In this sample of training therapists and student clients, some therapists were more effective than others, and some of this difference was due to the client’s racial/ethnic heritage. The results suggest that therapists’ cultural competence is a component of overall competence. The findings speak to the need for multicultural training for therapists. Some authors discuss the importance of cultural humility among psychotherapists, which is an interpersonal stance that is other-oriented rather than self-focused, and characterized by respect and lack of superiority toward a client’s cultural background and experience. Client perception of their therapist as culturally humble will improve the therapeutic alliance and the client’s outcomes.
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Super-shrinks and Pseudo-shrinks: Therapists Differ in Their Outcomes
Okiishi, J., Lambert, M. J., Nielsen, S. L., & Ogles, B. M. (2003). Waiting for supershrink: An empirical analysis of therapist effects. Clinical Psychology & Psychotherapy, 10(6), 361-373.
Much of psychotherapy research has focused on searching for effective psychotherapies rather than focusing on effective psychotherapists. Research on psychotherapies generally assumes that therapists are equally effective or relatively less important to patient outcomes than the interventions themselves. Therapists in clinical trials are trained to follow a manual in an attempt to reduce the therapists’ impact on patient outcomes, and to focus the study on the specific ingredients of the therapy itself. However, research indicates that the degree to which a therapist follows a manual has little bearing on patient outcomes, and that therapists do differ in terms of their patients’ outcomes. In one large study, between 33% and 65% of therapists was ineffective or harmful. Okiishi and colleagues asked if it is possible to identify highly effective therapists (“super-shrinks”) and highly ineffective therapists (“pseudo-shrinks”) based on their patients’ outcomes. The therapists were 56 men and women who treated 1779 clients in a university counselling centre. Each therapist saw at least 15 clients, so that there was a good sampling of therapists’ outcomes across a variety of clients. Therapists had a range of experience, training, and theoretical orientations. Clients were adults who had moderate to severe problems with anxiety, depression, or adjustment. Outcomes were measured after every session, and the average number of sessions was 5.16 (SD = 7.20). On average clients improved so that their level of distress significantly declined. Therapist characteristics (sex, experience, training background, theoretical orientation) did not predict patient outcomes. However, client change varied significantly, so that some clients improved at a faster rate than others, some did not change, and some got worse. There were no differences between therapists in their clients’ level of distress, so therapists had equivalent caseloads in terms of client initial distress. However, therapists significantly differed from each other in terms of their clients’ outcomes. For example, the top 3 therapists consistently had clients who got better (super-shrinks), and the bottom 3 therapists consistently had clients who got worse (pseudo-shrinks).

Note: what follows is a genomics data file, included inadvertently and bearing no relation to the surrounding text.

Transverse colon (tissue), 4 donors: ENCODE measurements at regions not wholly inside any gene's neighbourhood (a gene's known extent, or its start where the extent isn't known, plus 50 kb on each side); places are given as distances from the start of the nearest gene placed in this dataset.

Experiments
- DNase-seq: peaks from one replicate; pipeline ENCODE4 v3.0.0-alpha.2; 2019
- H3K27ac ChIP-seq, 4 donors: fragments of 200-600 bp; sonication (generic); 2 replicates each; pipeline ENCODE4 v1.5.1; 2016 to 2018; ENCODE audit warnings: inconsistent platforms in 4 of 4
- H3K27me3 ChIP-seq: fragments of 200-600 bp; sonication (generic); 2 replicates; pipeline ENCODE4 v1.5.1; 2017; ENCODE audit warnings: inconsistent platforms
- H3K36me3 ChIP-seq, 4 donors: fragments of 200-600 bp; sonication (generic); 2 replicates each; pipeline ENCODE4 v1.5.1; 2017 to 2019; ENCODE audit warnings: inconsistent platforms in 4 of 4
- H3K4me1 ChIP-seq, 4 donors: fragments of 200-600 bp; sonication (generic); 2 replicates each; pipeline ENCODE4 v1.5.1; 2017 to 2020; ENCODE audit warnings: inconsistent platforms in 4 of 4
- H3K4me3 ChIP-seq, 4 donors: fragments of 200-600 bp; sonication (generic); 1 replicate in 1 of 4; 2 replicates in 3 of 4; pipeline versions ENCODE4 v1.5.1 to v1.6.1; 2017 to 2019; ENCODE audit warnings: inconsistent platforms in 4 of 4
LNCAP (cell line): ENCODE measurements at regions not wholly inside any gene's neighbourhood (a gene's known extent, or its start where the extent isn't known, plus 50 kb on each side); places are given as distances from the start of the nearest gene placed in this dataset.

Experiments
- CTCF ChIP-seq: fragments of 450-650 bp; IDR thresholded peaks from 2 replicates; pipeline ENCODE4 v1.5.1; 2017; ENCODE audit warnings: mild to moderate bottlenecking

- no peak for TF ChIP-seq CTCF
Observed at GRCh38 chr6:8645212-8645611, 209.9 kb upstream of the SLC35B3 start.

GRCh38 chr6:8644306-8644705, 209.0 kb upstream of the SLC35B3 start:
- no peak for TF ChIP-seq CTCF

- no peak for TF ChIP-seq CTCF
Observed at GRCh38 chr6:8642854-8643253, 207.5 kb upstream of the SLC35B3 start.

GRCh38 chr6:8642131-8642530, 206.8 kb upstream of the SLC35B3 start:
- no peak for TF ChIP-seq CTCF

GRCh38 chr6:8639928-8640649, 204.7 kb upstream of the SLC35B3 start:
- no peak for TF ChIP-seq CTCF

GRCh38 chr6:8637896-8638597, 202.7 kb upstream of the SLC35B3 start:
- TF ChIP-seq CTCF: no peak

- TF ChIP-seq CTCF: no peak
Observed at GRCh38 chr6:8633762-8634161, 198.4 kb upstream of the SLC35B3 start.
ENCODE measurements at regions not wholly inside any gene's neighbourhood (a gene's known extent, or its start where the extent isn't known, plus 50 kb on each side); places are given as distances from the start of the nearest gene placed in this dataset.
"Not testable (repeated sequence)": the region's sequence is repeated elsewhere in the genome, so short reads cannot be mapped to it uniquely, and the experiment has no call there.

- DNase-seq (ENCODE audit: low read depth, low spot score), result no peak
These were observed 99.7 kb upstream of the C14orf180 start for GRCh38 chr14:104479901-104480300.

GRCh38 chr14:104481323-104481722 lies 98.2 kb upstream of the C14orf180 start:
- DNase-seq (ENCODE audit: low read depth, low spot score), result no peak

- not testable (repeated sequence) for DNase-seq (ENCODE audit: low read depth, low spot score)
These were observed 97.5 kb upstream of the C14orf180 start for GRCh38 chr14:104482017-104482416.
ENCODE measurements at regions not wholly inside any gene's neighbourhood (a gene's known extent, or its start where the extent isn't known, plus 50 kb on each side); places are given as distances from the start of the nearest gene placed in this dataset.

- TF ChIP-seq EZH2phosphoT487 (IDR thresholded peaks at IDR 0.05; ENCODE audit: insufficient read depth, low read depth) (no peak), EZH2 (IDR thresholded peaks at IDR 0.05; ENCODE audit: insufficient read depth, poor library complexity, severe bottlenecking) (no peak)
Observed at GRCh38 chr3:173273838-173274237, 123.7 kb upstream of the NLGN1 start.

One would hope that a loved one would get to see a “super-shrink” therapist, since these therapists seem to consistently have clients who do well in therapy. But what about the average or “pseudo-shrink” therapist– what can be done to elevate their skills and their patients’ outcomes? We’ve discussed in this blog several things therapists can do to improve their outcomes, including: using progress monitoring in their practice, receiving training focused on deliberate practice, and seeking out specific continuing education around developing, maintaining, and repairing the therapeutic alliance.
Side-Effects of Psychotherapy
Schermuly-Haupt, M. L., Linden, M., & Rush, A. J. (2018). Unwanted events and side effects in cognitive behavior therapy. Cognitive Therapy and Research, 42(3), 219-229.